This change captures unofficial full-time schools which previously fell outside the 2008 Act. A new 3A to section 92 would provide for the purposes of this section that education is provided at any institution “where the institution provides instruction or guidance on any matter and regardless of whether or by whom the children are supervised when attending the institution”. The Explanatory Notes (para 378) states that this ‘clarifies that education is provided irrespective of the subject-matter of what is taught’. In effect, these changes will close a loophole under which educational settings were only required to register as schools if they taught for 18 hours a week entirely during school hours, nor did they no need to register if they offered only a restricted curriculum.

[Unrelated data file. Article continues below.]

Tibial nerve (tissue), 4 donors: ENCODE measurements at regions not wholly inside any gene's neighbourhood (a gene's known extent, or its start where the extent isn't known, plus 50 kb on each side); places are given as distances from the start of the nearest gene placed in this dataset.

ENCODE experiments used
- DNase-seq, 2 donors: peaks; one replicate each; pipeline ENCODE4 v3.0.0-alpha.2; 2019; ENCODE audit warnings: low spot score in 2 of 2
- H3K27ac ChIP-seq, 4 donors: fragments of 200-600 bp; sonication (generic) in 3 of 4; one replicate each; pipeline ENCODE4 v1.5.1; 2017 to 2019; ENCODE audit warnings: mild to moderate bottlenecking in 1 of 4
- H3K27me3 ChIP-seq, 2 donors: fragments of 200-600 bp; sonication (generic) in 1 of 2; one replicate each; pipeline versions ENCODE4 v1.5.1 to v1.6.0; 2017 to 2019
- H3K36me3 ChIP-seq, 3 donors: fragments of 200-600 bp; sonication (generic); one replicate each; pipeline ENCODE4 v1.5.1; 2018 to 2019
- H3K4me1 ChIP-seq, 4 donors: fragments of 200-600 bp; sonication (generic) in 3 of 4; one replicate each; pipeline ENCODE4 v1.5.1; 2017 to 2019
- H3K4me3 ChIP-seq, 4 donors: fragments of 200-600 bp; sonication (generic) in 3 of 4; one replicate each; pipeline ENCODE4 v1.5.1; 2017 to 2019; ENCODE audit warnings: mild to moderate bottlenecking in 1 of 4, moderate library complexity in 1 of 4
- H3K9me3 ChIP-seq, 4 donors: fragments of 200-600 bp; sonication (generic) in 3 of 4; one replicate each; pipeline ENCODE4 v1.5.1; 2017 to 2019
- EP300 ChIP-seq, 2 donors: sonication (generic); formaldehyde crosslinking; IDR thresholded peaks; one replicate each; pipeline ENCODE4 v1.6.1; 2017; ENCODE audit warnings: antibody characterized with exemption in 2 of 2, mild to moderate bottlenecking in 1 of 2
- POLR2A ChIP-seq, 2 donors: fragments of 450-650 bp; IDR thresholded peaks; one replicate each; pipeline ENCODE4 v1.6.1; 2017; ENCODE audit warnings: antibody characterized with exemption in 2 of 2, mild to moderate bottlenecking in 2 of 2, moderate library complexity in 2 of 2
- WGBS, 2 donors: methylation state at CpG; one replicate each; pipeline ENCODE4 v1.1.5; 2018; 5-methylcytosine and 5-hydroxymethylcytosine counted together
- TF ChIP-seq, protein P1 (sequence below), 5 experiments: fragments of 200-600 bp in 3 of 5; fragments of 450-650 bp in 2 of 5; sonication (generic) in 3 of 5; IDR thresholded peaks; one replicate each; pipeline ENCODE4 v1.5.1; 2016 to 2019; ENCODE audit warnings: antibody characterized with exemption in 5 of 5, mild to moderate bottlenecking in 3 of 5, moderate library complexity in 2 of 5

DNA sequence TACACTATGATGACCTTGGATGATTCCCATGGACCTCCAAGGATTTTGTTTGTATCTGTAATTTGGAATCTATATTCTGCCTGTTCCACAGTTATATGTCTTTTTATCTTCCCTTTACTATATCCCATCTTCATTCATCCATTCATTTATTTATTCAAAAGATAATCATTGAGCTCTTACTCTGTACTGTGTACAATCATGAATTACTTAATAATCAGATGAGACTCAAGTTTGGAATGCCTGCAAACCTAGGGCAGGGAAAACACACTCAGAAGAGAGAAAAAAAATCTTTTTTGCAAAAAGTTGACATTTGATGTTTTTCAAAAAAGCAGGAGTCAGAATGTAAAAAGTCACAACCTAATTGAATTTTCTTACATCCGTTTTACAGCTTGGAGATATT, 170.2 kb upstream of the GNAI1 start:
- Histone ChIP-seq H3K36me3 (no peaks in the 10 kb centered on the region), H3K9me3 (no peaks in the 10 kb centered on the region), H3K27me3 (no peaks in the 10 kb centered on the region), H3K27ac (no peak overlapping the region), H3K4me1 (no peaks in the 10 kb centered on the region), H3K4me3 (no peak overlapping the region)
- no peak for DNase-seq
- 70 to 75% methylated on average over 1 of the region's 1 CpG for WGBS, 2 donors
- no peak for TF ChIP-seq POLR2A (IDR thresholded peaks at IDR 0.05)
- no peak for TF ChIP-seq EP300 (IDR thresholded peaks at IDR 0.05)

They therefore bring unofficial religious schools within the regulatory system. The Guardian reported the Department of Education as commenting: “Although certain faith groups, such as people of Charedi Jewish faith, may be disproportionately affected by the proposals, the benefit it brings to children’s quality of education and in providing oversight of safeguarding through the regulated activity is of greater importance.” In 2019, Ofsted estimated that a fifth of unregistered schools were faith schools, including 36 Muslim, 18 Jewish and 12 Christian schools.
Clause 58 provides that Regulations may provide for provisions that apply to independent schools in England could also apply to an independent educational institution which is not an independent school.